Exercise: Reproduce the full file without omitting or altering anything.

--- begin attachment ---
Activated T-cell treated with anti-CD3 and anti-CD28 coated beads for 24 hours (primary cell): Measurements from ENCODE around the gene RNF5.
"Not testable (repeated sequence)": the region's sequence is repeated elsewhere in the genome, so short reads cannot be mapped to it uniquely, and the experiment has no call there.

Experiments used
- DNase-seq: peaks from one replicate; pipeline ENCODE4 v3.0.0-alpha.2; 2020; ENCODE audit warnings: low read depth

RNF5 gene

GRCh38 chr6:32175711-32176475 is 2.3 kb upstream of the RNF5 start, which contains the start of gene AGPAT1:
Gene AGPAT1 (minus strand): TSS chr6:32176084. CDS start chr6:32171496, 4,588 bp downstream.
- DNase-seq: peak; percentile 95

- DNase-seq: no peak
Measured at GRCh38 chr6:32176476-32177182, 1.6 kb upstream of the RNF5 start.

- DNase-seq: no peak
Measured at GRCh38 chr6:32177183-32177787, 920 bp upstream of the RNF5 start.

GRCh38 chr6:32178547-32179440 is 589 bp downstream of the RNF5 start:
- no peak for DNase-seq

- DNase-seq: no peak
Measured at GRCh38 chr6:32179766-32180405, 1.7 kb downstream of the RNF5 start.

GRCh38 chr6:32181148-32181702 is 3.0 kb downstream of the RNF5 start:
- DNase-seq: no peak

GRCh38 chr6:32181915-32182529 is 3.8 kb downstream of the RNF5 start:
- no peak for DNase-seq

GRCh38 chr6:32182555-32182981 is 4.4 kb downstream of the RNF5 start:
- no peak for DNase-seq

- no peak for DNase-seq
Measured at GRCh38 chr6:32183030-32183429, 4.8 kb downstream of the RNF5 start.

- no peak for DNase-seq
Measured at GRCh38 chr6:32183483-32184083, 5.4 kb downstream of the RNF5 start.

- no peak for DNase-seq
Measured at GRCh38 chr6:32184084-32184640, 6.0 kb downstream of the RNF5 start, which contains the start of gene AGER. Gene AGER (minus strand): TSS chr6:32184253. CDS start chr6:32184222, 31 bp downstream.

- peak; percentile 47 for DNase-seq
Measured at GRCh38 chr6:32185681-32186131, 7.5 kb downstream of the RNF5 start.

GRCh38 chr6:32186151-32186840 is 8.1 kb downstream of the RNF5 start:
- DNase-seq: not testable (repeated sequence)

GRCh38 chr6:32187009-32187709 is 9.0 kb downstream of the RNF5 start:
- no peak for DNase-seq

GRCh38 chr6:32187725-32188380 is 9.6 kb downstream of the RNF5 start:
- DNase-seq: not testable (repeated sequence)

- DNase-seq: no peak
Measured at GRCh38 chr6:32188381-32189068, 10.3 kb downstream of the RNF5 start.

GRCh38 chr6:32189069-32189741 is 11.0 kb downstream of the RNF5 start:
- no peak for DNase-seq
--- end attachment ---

Activated T-cell treated with anti-CD3 and anti-CD28 coated beads for 24 hours (primary cell): Measurements from ENCODE around the gene RNF5.
"Not testable (repeated sequence)": the region's sequence is repeated elsewhere in the genome, so short reads cannot be mapped to it uniquely, and the experiment has no call there.

Experiments used
- DNase-seq: peaks from one replicate; pipeline ENCODE4 v3.0.0-alpha.2; 2020; ENCODE audit warnings: low read depth

RNF5 gene

GRCh38 chr6:32175711-32176475 is 2.3 kb upstream of the RNF5 start, which contains the start of gene AGPAT1:
Gene AGPAT1 (minus strand): TSS chr6:32176084. CDS start chr6:32171496, 4,588 bp downstream.
- DNase-seq: peak; percentile 95

- DNase-seq: no peak
Measured at GRCh38 chr6:32176476-32177182, 1.6 kb upstream of the RNF5 start.

- DNase-seq: no peak
Measured at GRCh38 chr6:32177183-32177787, 920 bp upstream of the RNF5 start.

GRCh38 chr6:32178547-32179440 is 589 bp downstream of the RNF5 start:
- no peak for DNase-seq

- DNase-seq: no peak
Measured at GRCh38 chr6:32179766-32180405, 1.7 kb downstream of the RNF5 start.

GRCh38 chr6:32181148-32181702 is 3.0 kb downstream of the RNF5 start:
- DNase-seq: no peak

GRCh38 chr6:32181915-32182529 is 3.8 kb downstream of the RNF5 start:
- no peak for DNase-seq

GRCh38 chr6:32182555-32182981 is 4.4 kb downstream of the RNF5 start:
- no peak for DNase-seq

- no peak for DNase-seq
Measured at GRCh38 chr6:32183030-32183429, 4.8 kb downstream of the RNF5 start.

- no peak for DNase-seq
Measured at GRCh38 chr6:32183483-32184083, 5.4 kb downstream of the RNF5 start.

- no peak for DNase-seq
Measured at GRCh38 chr6:32184084-32184640, 6.0 kb downstream of the RNF5 start, which contains the start of gene AGER. Gene AGER (minus strand): TSS chr6:32184253. CDS start chr6:32184222, 31 bp downstream.

- peak; percentile 47 for DNase-seq
Measured at GRCh38 chr6:32185681-32186131, 7.5 kb downstream of the RNF5 start.

GRCh38 chr6:32186151-32186840 is 8.1 kb downstream of the RNF5 start:
- DNase-seq: not testable (repeated sequence)

GRCh38 chr6:32187009-32187709 is 9.0 kb downstream of the RNF5 start:
- no peak for DNase-seq

GRCh38 chr6:32187725-32188380 is 9.6 kb downstream of the RNF5 start:
- DNase-seq: not testable (repeated sequence)

- DNase-seq: no peak
Measured at GRCh38 chr6:32188381-32189068, 10.3 kb downstream of the RNF5 start.

GRCh38 chr6:32189069-32189741 is 11.0 kb downstream of the RNF5 start:
- no peak for DNase-seq